According to UNESCO, Andersen is the eighth most-translated writer in the world, trailing right behind Vladimir Lenin. Though his works have been reproduced in more than 125 languages, not all of them have been faithful retellings. From the beginning, there have been many examples of “shoddy translations” that “obliterated” his original stories, according to the writers Diana Crone Frank and Jeffrey Frank in their modern translation of The Stories of Hans Christian Andersen. As a result, Andersen’s reputation beyond Scandinavia was “not as a literary genius but as a quaint 19th-century writer of charming children’s stories,” the pair write.

4. Andersen wore out his welcome while staying with Charles Dickens.

Andersen met his literary hero, Charles Dickens, at an aristocratic party in 1847. They kept in touch, and a decade later Andersen came to stay with Dickens at the British author's home in Kent, England. The visit was meant to last two weeks at most, but Andersen ended up staying five weeks, to the dismay of the Dickens family. On his first morning there, Andersen proclaimed that it was a Danish custom for one of the sons of the household to shave their male guest. Instead of complying, the family set him up with a local barber. Andersen was also prone to tantrums, at one point throwing himself face down on the lawn and sobbing after reading a particularly bad review of one of his books. Once Andersen finally left, Dickens wrote and displayed a note that read, “Hans Andersen slept in this room for five weeks—which seemed to the family AGES!” Dickens stopped responding to Andersen's letters, which effectively ended their friendship.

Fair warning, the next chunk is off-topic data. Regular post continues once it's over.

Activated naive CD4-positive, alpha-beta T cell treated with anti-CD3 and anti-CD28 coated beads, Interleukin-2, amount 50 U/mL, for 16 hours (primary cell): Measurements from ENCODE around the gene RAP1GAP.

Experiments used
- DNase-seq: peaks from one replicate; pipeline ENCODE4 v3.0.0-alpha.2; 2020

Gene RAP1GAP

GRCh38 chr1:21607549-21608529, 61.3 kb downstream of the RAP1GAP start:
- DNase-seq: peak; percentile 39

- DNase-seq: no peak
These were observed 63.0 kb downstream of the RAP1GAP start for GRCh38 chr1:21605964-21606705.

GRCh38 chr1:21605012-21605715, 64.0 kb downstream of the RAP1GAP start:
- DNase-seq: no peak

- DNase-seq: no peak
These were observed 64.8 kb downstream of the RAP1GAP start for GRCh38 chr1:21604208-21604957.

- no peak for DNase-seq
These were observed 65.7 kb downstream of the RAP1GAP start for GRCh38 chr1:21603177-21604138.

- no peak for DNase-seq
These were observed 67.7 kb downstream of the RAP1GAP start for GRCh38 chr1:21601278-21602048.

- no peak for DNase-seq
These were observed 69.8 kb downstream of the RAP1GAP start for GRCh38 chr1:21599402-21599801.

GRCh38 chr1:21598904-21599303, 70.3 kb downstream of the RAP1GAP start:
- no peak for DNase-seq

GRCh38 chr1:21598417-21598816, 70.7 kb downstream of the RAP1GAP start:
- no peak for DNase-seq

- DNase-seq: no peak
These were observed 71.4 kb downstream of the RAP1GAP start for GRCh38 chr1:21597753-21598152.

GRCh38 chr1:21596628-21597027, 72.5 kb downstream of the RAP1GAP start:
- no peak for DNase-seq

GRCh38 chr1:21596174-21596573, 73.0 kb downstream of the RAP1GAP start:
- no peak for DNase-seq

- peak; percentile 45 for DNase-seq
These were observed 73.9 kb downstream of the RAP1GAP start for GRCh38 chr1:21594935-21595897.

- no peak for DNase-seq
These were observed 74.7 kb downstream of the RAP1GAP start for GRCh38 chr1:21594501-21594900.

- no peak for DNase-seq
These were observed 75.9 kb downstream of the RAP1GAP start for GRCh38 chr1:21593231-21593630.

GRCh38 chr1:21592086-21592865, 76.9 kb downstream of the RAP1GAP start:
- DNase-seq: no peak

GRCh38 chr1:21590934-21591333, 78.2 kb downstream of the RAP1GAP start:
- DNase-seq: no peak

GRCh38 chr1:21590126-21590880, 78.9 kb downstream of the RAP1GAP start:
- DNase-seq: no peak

5. Andersen was terrified of being buried alive.

Andersen had a lot of phobias. He was afraid of dogs. He didn’t eat pork because he worried he would contract trichinae, a parasite that can be found in pigs. He kept a long rope in his luggage while traveling, in case he needed to escape a fire. He even feared he would accidentally be declared dead and buried alive, so before bed each night, he propped up a note that read, “I only appear to be dead.”

6. Andersen may have been celibate his whole life.

Although Andersen lived a long and full life, he struggled with personal relationships and never got his own fairy tale ending. At different points in his life, he fell for a number of women—and possibly a few men as well, according to some interpretations of the amorous letters he wrote to young men—but his feelings were unrequited each time. "I believe he never had a sexual relationship," biographer Bente Kjoel-bye told the Deseret News. Although Andersen is often regarded as a pure and chaste figure, he was no stranger to lustful thoughts. When he was 61 years old, he went to a brothel in Paris for the first time and paid a prostitute, but didn't do anything except watch her undress. After a second visit to a "shop which traded in human beings," he wrote in his diary, "I spoke with [a woman], paid 12 francs, and left without having sinned in action, but probably in thought."